When you need a wireless internet connection on your Windows 11 machine, you’ll probably want to connect to Wi-Fi. Here are two different ways to do it—and how to troubleshoot when things go wrong.
First, Some Basics
If you’d like to connect to a Wi-Fi network using Windows 11, you’ll need to know a few basics first, which we won’t cover in detail here. Obviously, your device must support Wi-Fi—which means it must have some kind of Wi-Fi network adapter either built-in or connected to it.
And if your device has a physical Wi-Fi switch or button that turns Wi-Fi on or off, make sure that’s turned on as well. To find if your device has such a switch, you’ll need to consult the device’s documentation.
How to Connect to Wi-Fi Using Quick Settings
The easiest way to connect to Wi-Fi in Windows 11 is by using the Quick Settings menu. To get started, click the Quick Settings button in the far right corner of the Windows taskbar. It’s a hidden button that overlaps the Wi-Fi and sound volume icons.
The Quick Settings menu will pop up. First, make sure Wi-Fi is enabled by clicking the left half of the Wi-Fi button, which has radiating waves on it. When it is highlit (and not grey), Wi-Fi is enabled. Next, click the arrow on the right half of the Wi-Fi button.
You’ll see a list of available Wi-Fi networks. Click the one you’d like to connect to.
The entry for the network will expand and you’ll see a “Connect” button. If you’d like for Windows to automatically connect to this network in the future, place a checkmark in the box beside “Connect Automatically.” After you’ve decided that, click “Connect.”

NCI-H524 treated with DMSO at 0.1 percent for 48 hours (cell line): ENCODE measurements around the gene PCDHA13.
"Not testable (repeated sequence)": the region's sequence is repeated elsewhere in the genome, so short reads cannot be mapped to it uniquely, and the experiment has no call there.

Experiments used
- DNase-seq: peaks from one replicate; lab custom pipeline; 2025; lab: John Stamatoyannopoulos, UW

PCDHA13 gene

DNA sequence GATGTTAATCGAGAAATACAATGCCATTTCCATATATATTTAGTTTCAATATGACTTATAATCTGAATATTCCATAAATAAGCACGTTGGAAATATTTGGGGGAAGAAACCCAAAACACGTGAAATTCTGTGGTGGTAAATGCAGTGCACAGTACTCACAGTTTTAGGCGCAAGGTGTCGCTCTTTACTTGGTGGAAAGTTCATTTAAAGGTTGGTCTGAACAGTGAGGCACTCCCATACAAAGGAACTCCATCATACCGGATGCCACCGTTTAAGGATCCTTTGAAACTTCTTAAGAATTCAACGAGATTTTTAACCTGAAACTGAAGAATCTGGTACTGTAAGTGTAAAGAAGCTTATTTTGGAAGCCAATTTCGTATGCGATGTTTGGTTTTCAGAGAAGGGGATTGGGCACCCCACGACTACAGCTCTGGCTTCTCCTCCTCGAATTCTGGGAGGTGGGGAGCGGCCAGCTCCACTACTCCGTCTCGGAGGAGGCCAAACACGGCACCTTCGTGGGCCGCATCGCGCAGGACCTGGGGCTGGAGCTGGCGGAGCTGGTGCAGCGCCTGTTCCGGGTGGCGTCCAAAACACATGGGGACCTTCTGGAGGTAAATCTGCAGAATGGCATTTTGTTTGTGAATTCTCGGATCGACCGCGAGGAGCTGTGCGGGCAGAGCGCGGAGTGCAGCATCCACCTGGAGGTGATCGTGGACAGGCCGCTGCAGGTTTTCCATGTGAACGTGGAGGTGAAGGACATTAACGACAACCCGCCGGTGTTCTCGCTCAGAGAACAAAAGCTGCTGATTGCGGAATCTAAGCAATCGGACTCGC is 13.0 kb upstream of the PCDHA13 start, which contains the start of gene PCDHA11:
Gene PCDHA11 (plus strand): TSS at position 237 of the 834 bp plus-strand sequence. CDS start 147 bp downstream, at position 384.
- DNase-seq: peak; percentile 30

If the Wi-Fi access point is secured with a password, you’ll see a text box labeled “Enter the network security key.” Enter the Wi-Fi network’s password in the box and click “Next.”
You’ll see a “Verifying and Connecting” message as Windows connects to the Wi-Fi network. Once connected, you’ll see a “Connected” message. Click outside the Quick Settings menu to close the menu, and you’re ready to use the network.
How to Connect to Wi-Fi Using Settings App
If you’d prefer to connect to Wi-Fi using the Settings app in Windows 11, first open Settings by pressing Windows+i on your keyboard. Or you can right-click the Start button and select “Settings.”
When the Settings app opens, click “Network & Internet” in the sidebar, then select “Wi-Fi.”
Under Wi-Fi, flip the switch beside “Wi-Fi” to “On.” Next, expand the “Show Available Networks” section by clicking it, then select the name of the network you’d like to connect to in the list.
After clicking the Wi-Fi network name, enter the security key (password), if applicable, and click “Next.”
If you entered the correct password, you’ll connect to the network. To disconnect later, click the “Disconnect” button located just below the network’s name in the list.
Troubleshooting Wi-Fi Connections
If you’re having trouble connecting to a Wi-Fi network in Windows 11, there are many steps you can take to troubleshoot (and we’ve written about them in more detail elsewhere). But here are a few obvious things to check first.
- Double Check Your Password: If you can’t connect, make sure you’re using the right network security key (password). Double and triple check for typos, re-typing it multiple times if necessary.
- Make Sure Wi-Fi Hardware Is Turned On: As mentioned above, some devices have hardware switches or buttons that disable Wi-Fi network adapters. Consult your device’s documentation to see if your network hardware is turned on properly.
- See if the Connection Requires a Wi-Fi Login Page: If you’re trying to connect to a public Wi-Fi access point (such as one in a hotel, coffee shop, or airplane) and the internet isn’t working, first try to connect to the Wi-Fi network, then open a browser and see if you need to log in to a special site first before the internet starts working.
RELATED: How to Fix When Wi-Fi Won't Connect
- › How to Turn Off Delivery Optimization on Windows 11
- › How to Change a Network From Public to Private on Windows 10 or 11
- › This $50 Samsung 500 GB SSD Will Speed Up Your Old PC
- › Switch to T-Mobile Home Internet at $50 per Month with Price Lock Guarantee
- › Microsoft 365 Integration Is Coming to Chromebooks
- › You Can Now Use Old Calculators on The Internet Archive
- › How to Check If a Cell Is Blank With ISBLANK in Excel
- › You’ll Finally Be Able to Buy a PS5 in 2023